In 2001 the National Park Service released 25 Elk in the Great Smoky Mountains National Park. Two possible reintroduction locations were considered based on the presence of pastures of grasses for the animals to feed on. Cades Cove in Tenneese and the Cataloochee Valley in North Carolina were the two areas given consideration. In the end the more isolated Cataloochee Valley became the release point. A second release of 27 Elk followed in 2002. An additional release for 2003 was planned but abandoned when North Carolina, along with several other states, banned the importation of deer and elk due to a fear of spreading Chronic Wasting Disease. Today the Elk population in North Carolina is estimated at 150 animals and growing!

Most of the Elk remain in and around the Cataloochee Valley area and that is the best place to visit if one wants to see or photograph the Elk. However, a few have spread out and fairly consistant sightings are rerported along Highway 441 near the Ocanaluftee Visitor Center outside of Cherokee, NC. I had the pleasure of coming across a Bull Elk, three or four Cows and a Calf feeding along the road when passing by the area one morning during my recent visit. Below are a couple of photos of the magnificant Bull Elk.

Elk were once a commong species in the Great Smoky Mountains.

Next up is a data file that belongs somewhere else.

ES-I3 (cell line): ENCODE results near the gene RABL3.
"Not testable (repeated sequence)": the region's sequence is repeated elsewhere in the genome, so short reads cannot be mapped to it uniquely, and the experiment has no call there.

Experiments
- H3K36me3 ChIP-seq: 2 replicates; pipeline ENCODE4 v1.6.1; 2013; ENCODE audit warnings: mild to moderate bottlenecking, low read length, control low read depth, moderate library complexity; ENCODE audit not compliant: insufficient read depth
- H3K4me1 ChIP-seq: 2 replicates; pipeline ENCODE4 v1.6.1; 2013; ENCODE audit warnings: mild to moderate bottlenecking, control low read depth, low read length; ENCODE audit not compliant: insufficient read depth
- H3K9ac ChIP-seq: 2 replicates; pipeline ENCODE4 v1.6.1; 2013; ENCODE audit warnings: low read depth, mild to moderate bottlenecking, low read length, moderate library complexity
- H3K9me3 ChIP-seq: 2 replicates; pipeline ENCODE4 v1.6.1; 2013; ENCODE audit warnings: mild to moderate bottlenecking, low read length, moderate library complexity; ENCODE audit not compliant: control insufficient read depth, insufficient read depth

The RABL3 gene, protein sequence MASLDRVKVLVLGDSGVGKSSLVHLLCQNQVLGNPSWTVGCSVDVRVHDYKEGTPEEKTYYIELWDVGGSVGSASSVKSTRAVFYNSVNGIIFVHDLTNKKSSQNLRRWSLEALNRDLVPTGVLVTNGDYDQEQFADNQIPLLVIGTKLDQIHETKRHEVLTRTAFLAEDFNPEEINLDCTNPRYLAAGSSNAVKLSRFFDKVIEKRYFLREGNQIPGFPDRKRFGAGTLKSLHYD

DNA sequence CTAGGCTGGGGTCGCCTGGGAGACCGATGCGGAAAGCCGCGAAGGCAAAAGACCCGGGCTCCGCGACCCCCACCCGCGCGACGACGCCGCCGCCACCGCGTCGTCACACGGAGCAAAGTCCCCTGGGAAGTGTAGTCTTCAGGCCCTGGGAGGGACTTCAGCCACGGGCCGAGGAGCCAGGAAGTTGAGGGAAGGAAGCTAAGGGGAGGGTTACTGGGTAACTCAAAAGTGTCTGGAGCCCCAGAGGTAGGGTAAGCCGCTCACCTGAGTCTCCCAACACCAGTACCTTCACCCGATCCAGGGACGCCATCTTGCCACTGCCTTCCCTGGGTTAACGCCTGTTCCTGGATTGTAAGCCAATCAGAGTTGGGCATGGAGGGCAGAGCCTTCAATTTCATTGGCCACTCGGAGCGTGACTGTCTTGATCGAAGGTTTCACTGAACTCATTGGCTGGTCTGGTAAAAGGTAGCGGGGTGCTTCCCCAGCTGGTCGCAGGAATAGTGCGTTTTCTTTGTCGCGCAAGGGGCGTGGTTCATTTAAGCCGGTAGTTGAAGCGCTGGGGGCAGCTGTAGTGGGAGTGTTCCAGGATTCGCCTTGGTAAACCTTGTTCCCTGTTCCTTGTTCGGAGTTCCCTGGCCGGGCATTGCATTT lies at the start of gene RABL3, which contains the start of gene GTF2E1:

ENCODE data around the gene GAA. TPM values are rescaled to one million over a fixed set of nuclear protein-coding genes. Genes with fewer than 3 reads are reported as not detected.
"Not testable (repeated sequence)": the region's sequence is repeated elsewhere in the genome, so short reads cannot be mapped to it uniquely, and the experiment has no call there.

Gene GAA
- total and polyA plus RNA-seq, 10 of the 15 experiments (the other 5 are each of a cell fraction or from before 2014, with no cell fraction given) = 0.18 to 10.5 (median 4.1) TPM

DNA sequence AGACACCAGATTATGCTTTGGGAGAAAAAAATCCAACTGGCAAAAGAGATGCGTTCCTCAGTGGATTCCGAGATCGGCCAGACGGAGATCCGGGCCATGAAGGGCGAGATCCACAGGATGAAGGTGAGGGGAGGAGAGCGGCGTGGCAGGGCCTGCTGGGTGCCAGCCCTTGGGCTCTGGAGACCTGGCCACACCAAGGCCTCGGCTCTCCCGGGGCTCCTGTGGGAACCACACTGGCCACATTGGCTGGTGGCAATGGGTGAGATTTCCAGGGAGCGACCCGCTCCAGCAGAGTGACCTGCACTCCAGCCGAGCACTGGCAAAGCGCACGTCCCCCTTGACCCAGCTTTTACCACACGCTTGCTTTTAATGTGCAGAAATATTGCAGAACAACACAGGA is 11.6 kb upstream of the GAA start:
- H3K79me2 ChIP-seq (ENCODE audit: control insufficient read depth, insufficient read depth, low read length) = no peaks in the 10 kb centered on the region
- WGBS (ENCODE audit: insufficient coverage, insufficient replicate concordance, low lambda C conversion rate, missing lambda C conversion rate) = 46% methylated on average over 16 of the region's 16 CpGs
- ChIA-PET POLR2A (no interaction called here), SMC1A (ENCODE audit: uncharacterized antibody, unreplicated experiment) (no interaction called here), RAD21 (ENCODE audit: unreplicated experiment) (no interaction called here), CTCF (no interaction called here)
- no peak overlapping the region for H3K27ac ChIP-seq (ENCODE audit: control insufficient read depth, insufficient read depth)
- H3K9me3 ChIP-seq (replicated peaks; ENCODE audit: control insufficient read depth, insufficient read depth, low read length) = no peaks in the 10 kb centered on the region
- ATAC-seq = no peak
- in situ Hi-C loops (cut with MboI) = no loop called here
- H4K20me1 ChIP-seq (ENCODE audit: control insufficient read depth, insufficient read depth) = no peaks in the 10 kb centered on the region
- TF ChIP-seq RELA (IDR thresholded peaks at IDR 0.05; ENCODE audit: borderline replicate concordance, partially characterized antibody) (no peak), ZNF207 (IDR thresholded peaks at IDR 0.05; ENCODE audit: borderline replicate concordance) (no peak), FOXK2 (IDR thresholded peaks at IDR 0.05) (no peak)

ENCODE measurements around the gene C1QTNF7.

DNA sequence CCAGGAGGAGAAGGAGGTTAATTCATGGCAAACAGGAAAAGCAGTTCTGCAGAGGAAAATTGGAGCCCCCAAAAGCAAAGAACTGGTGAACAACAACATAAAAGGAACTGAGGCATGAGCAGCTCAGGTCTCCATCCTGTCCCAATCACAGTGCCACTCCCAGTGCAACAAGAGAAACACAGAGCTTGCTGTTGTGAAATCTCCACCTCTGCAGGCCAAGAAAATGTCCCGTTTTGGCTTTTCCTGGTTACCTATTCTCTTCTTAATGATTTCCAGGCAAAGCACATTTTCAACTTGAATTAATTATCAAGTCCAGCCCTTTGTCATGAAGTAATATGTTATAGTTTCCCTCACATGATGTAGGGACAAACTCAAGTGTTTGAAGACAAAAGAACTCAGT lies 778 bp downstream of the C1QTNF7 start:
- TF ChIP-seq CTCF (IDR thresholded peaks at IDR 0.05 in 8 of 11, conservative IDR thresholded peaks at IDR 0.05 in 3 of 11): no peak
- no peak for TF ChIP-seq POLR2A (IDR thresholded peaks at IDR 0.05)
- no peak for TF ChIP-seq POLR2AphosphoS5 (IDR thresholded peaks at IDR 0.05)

The bulls shed their antlers in March after the mating season.  This Elk was photographed near Cherolkee,  North Carolina.

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Great Smoky Mountains Waterfalls in the Autumn

Juney Whank falls near the Bryson City, NC
For me one of the big attractions to Western North Carolina’s mountains are the waterfalls. There’s something special about the sight and sounds these natural wonders provide. Mix in some fall foliage and you have a receipe for real photographic fun. One issue with photographing waterfalls is that in many cases there’s a long hike involved to reach them. This can eat-up time, a precious commodity when one only has a few days to visit the mountains. Of course there are some falls that are more accessible than others. The downside to the ones that are easily reached is that they’re going to get a lot images taken of them. Finding a unique angle or perspective becomes more challenging when shooting popular locations.